Saving Face in Social Situations
Itchy, red, flaking patches of skin tend to stand out, and that can make things pretty difficult for psoriasis sufferers. Beauty is an aspect of modern culture, and society certainly has ideas of what belongs and what doesn’t; if you look different or ill, you can be made to feel like an outcast, and that will affect every corner of your life.
You can’t cure your psoriasis, but just as you can treat your symptoms, you can treat the interactions that surround them. Learn how to adjust your responses for more comfortable socializing, and what you can do to reduce psoriasis stigma and the damaging effects it brings.
Plan for Uncomfortable Confrontations
The more you know about your condition, the better you will be able to handle embarrassing moments, and the quicker your family and friends will begin to sympathize with the reality of your psoriasis.
Learn the mechanics behind your body’s autoimmune response, including why and how your skin overproduces skin cells, so you can clearly relate that info if the situation arises. When you’re able to communicate easily and intelligently, more people will listen; losing your cool will only make things more uncomfortable for everyone.
Of course, not every situation will warrant a lecture, or allow for a long-winded response. Having an arsenal of stock answers will help you get through these uncomfortable (and insensitive) comments and questions quickly, without getting impatient or feeling worse about yourself:
Is it contagious?
Probably one of the most common questions, but also the most bothersome for the psoriasis sufferer. The best way to handle the query is with a straightforward, “No, it’s a genetic condition not an infection.” Genetic conditions aren’t threatening to other people, and so they’ll be relieved to hear that your visible symptoms aren’t communicable.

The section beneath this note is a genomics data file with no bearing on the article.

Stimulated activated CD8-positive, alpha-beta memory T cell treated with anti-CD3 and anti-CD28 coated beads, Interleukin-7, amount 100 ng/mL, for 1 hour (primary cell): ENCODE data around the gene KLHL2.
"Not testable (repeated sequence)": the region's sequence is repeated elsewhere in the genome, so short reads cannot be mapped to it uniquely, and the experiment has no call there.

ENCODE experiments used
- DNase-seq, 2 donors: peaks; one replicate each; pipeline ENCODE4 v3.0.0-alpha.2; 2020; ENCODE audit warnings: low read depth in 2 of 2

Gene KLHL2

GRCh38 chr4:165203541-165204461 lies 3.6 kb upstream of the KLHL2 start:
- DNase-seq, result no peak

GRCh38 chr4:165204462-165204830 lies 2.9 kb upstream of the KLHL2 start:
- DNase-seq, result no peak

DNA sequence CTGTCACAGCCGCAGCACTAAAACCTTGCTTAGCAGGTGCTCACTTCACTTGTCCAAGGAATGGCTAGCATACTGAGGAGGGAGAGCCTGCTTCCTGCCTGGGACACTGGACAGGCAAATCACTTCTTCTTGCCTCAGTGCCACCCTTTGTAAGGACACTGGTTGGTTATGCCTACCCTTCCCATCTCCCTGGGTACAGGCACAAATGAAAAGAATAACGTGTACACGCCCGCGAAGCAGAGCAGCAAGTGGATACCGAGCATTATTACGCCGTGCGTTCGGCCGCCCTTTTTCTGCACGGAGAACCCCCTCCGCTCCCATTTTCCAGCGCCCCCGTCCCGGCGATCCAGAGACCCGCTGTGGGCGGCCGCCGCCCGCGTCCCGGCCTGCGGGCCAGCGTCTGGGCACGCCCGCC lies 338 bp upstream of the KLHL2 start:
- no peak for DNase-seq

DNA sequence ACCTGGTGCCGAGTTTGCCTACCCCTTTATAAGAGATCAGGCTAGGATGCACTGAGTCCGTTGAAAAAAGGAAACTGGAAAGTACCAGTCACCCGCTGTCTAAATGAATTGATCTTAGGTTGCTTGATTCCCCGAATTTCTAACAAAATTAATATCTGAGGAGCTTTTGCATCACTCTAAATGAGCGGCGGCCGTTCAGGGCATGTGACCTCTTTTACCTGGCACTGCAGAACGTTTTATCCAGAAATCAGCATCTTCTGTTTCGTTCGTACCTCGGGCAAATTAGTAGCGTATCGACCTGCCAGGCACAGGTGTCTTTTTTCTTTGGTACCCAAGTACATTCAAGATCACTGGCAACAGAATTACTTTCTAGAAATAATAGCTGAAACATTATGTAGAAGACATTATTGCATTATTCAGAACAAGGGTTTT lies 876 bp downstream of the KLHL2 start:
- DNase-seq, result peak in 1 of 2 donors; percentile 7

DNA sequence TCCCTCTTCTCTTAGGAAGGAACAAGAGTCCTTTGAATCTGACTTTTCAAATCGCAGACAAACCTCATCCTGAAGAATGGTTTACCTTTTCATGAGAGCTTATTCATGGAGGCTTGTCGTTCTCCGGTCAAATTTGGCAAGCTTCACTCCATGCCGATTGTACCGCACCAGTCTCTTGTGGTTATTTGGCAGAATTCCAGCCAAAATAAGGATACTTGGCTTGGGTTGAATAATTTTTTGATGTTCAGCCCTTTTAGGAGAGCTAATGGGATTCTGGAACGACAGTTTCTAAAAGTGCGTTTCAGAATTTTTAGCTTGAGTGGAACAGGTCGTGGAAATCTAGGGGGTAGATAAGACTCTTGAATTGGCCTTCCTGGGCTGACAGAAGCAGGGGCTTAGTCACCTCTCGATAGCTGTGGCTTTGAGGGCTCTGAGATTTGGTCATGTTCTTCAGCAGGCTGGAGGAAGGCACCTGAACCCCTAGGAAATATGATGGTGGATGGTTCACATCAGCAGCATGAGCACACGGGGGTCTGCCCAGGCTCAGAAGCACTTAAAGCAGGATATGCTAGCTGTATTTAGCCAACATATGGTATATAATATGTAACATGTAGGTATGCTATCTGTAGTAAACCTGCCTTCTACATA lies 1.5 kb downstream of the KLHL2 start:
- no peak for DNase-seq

Is it safe to be intimate?
Psoriasis commonly affects the genitals, and although it can feel itchy and look serious, it’s still perfectly safe to be intimate. However, it’s completely understandable for your partner to be wary, and you should take the opportunity to discuss how the symptoms will and won’t affect the experience. Don’t dance around the matter; be clear, open, and inviting with your partner.
Do you bathe enough?
To the non-sufferer, psoriasis can look like a bacterial infection or dirt build-up, especially when it affects the scalp and ears. While most people know better than to question somebody’s grooming, there’s a chance you’ll meet an outspoken person who asks the hurtful question.
You can either shut them down with, “I’m afraid I don’t have the time to explain it to you,” or emphasize the fact that it has nothing to do with cleanliness. Just try not to lash out with a long-winded response designed to make them feel terrible – that’s bound to land you in a heated and defensive conversation.
Next page: seeking support, and tips for increasing your confidence.